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Jan 21, 6:52 AM EST

Turkish troops attack Kurdish enclave in northern Syria


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AP Photo/Can Erok

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HASSA, Turkey (AP) -- Turkish troops and Syrian opposition forces attacked a Kurdish enclave in northern Syria on Sunday in their bid to drive a U.S.-allied Kurdish militia from the region.

Turkish officials said the troops entered Afrin a day after dozens of Turkish jets and artillery units at the border pounded Syrian Kurdish targets. A spokesman for the Kurdish fighters said the attack was repelled.

Turkey considers the Syrian Kurdish militia, known as the People's Protection Units, or YPG, a terror organization and a security threat because of its affiliation to Kurdish rebels fighting in southeastern Turkey.

The group controls Afrin, in Syria's northwestern Aleppo province, as well as a swath of territory to the east along Turkey's border. The YPG also forms the backbone of the Syrian Democratic Forces, the main U.S. ally against the Islamic State group in Syria.

The state-run Anadolu Agency said the Turkish-backed fighters had penetrated 5 kilometers (3 miles) into Afrin as part of the offensive, codenamed Olive Branch.

In a statement, the Syrian opposition fighters battling alongside the Turkish troops said the combined force seized Shankal, a village on the northwestern edge of Afrin district.

SDF spokesman Mustafa Bali denied that Turkish troops had entered Afrin, saying Kurdish forces had been repelling attacks since Saturday. Bali said the SDF had sent reinforcements to Afrin.

The Britain-based Syrian Observatory for Human Rights says the Kurdish militia and Turkish forces have clashed on the northern and western edges of Afrin. The Observatory said the Turkey-backed forces have entered Shankal and are clashing with the Kurds.

Turkish President Recep Tayyip Erdogan has vowed to expand the offensive to Manbij, a town to the east that Kurdish forces seized from the Islamic State group in a costly battle with the aid of the U.S.-led coalition. The town has since emerged as a model for U.S.-backed Kurdish rule of largely Arab areas.

An advance on Manbij by NATO member Turkey would pit two close U.S. allies against one another, adding another front to the already complex Syrian civil war.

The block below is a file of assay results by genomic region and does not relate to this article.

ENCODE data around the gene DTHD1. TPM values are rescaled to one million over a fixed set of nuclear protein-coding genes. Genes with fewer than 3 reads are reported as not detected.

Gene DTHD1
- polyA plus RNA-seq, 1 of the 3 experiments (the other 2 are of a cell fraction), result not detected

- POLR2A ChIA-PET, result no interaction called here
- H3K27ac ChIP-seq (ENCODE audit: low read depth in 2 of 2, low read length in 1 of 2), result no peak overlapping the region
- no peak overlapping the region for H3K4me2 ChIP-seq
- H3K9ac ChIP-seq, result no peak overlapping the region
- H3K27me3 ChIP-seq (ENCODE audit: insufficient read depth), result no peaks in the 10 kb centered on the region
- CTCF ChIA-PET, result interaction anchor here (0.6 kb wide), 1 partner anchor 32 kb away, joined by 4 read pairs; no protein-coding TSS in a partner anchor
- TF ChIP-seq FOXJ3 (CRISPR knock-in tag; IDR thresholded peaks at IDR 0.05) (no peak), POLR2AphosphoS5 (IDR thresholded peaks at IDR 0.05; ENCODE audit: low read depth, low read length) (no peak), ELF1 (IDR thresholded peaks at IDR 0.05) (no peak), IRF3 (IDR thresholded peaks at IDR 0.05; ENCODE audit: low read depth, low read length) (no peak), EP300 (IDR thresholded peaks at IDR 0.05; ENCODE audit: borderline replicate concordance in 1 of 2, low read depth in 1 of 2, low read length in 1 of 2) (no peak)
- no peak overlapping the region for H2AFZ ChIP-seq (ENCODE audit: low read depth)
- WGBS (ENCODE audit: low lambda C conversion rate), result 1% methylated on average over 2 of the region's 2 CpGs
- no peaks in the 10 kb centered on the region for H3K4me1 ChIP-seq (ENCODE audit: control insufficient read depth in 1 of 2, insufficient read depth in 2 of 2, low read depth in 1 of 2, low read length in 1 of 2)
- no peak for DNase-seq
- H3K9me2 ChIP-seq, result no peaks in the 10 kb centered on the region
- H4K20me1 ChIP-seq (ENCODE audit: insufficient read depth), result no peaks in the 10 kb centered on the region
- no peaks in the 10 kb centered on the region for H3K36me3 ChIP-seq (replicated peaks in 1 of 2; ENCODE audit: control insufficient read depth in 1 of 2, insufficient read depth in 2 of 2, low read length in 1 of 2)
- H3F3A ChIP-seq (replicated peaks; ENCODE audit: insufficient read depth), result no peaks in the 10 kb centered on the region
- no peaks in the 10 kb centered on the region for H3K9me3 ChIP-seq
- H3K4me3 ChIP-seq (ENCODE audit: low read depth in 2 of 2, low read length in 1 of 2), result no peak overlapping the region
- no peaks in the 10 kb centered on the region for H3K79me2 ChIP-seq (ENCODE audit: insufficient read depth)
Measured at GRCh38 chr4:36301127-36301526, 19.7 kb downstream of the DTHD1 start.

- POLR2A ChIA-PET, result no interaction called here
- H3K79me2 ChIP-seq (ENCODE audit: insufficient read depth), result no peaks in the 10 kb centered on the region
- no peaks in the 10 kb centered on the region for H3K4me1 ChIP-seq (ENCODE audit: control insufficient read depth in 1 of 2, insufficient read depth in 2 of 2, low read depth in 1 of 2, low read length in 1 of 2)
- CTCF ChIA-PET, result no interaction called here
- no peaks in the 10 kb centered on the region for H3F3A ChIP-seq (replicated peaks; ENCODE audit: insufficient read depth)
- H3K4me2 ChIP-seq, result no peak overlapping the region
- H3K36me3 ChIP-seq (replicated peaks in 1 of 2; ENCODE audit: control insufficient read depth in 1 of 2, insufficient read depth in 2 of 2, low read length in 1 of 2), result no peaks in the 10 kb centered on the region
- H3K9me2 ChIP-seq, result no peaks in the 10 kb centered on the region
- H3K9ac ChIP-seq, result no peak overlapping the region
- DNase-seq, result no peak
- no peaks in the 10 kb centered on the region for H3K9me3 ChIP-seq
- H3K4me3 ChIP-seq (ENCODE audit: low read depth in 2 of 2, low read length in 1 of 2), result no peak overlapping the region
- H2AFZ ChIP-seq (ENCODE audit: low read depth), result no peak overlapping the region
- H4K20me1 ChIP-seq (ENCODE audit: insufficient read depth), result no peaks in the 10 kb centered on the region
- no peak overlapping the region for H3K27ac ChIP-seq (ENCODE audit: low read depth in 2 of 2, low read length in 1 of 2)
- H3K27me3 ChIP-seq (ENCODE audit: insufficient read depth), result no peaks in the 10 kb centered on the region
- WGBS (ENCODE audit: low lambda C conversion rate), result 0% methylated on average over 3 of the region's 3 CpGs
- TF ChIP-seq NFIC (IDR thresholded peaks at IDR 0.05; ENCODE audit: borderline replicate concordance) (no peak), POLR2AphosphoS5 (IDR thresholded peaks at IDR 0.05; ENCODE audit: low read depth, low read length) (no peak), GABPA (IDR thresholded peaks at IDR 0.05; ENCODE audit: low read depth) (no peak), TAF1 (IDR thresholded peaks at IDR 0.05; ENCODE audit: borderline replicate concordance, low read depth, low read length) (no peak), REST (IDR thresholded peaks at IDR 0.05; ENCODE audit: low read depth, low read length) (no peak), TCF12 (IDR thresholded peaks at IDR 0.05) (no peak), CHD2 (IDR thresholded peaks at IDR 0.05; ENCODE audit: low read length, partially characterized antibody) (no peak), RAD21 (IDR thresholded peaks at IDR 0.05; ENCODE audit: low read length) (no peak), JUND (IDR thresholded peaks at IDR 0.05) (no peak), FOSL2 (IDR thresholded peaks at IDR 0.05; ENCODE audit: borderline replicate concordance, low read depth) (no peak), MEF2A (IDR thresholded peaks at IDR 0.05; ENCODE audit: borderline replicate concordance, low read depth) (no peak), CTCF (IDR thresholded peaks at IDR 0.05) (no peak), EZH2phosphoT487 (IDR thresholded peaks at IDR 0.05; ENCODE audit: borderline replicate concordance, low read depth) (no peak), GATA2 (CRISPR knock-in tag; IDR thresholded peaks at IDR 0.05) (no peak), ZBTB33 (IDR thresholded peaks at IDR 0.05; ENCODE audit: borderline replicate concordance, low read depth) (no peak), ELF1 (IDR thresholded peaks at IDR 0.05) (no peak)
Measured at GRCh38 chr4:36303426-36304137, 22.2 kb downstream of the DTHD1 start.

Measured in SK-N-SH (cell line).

Turkish troops first crossed into Syria after the Kurds captured Manbij in 2016, in part to prevent them from expanding westward and linking up to Afrin. At least 70 Turkish soldiers have been killed since then, most in battles with the Islamic State group, which has since been driven from nearly all the territory it once held in Syria.

Prime Minister Binali Yildirim told a group of journalists on Sunday that Turkey aims to create a 30-kilometer (20-mile) deep "secure zone" in Afrin, according to Turkish media reports. He told reporters that there were between 8,000 and 10,000 "terrorists" in Afrin.

Earlier Sunday, four rockets fired from Syria hit the Turkish border town of Kilis, prompting Turkish artillery to return fire, Gov. Mehmet Tekinarslan said. The rockets hit two houses and a workplace, and slightly wounded one person.

Associated Press journalists on the border saw a convoy of trucks, believed to belong to Syrian opposition fighters, carrying pick-up trucks mounted with arms. Artillery shelling could be heard in the distance.

Turkey has prepared around 10,000 Syrian fighters to storm Afrin, according Rami Abdurrahman, director of the Syrian Observatory for Human Rights, a Britain-based monitoring group.

A Syrian commander speaking to the AP by phone from northern Syria said there were thousands of fighters positioned in Azaz, at the frontier with the Kurdish enclave, awaiting orders. Another commander said hundreds more were stationed in Atmeh, south of Afrin. The officials spoke on condition of anonymity because they were not authorized to speak to the media.

Turkish leaders were infuriated by an announcement by the U.S. military this week that it was going to create a 30,000-strong border force with the Kurdish fighters to secure northern Syria. Days later, Secretary of State Rex Tillerson announced that the U.S. would maintain a military presence with the Kurds for the foreseeable future.

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El Deeb reported from Beirut. Associated Press writer Suzan Fraser in Ankara, Turkey contributed to this report.

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